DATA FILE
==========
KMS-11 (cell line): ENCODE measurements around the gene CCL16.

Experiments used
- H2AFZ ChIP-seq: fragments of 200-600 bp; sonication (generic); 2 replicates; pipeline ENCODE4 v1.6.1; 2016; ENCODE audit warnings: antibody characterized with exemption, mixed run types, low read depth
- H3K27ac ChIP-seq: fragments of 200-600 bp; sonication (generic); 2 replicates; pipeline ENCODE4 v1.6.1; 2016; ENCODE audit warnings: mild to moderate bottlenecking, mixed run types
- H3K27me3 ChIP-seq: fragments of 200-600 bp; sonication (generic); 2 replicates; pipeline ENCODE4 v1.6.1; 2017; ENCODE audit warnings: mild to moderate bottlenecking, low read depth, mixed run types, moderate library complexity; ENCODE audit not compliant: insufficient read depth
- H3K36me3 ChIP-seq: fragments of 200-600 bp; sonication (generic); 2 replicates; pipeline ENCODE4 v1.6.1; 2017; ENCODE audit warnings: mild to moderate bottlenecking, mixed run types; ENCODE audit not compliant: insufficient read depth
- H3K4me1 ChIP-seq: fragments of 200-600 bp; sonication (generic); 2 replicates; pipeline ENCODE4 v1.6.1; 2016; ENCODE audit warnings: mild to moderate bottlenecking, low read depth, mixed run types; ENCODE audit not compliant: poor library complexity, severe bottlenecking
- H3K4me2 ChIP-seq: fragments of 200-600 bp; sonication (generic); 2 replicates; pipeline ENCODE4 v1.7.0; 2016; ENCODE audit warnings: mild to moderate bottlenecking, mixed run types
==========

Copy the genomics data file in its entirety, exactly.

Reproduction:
KMS-11 (cell line): ENCODE measurements around the gene CCL16.

Experiments used
- H2AFZ ChIP-seq: fragments of 200-600 bp; sonication (generic); 2 replicates; pipeline ENCODE4 v1.6.1; 2016; ENCODE audit warnings: antibody characterized with exemption, mixed run types, low read depth
- H3K27ac ChIP-seq: fragments of 200-600 bp; sonication (generic); 2 replicates; pipeline ENCODE4 v1.6.1; 2016; ENCODE audit warnings: mild to moderate bottlenecking, mixed run types
- H3K27me3 ChIP-seq: fragments of 200-600 bp; sonication (generic); 2 replicates; pipeline ENCODE4 v1.6.1; 2017; ENCODE audit warnings: mild to moderate bottlenecking, low read depth, mixed run types, moderate library complexity; ENCODE audit not compliant: insufficient read depth
- H3K36me3 ChIP-seq: fragments of 200-600 bp; sonication (generic); 2 replicates; pipeline ENCODE4 v1.6.1; 2017; ENCODE audit warnings: mild to moderate bottlenecking, mixed run types; ENCODE audit not compliant: insufficient read depth
- H3K4me1 ChIP-seq: fragments of 200-600 bp; sonication (generic); 2 replicates; pipeline ENCODE4 v1.6.1; 2016; ENCODE audit warnings: mild to moderate bottlenecking, low read depth, mixed run types; ENCODE audit not compliant: poor library complexity, severe bottlenecking
- H3K4me2 ChIP-seq: fragments of 200-600 bp; sonication (generic); 2 replicates; pipeline ENCODE4 v1.7.0; 2016; ENCODE audit warnings: mild to moderate bottlenecking, mixed run types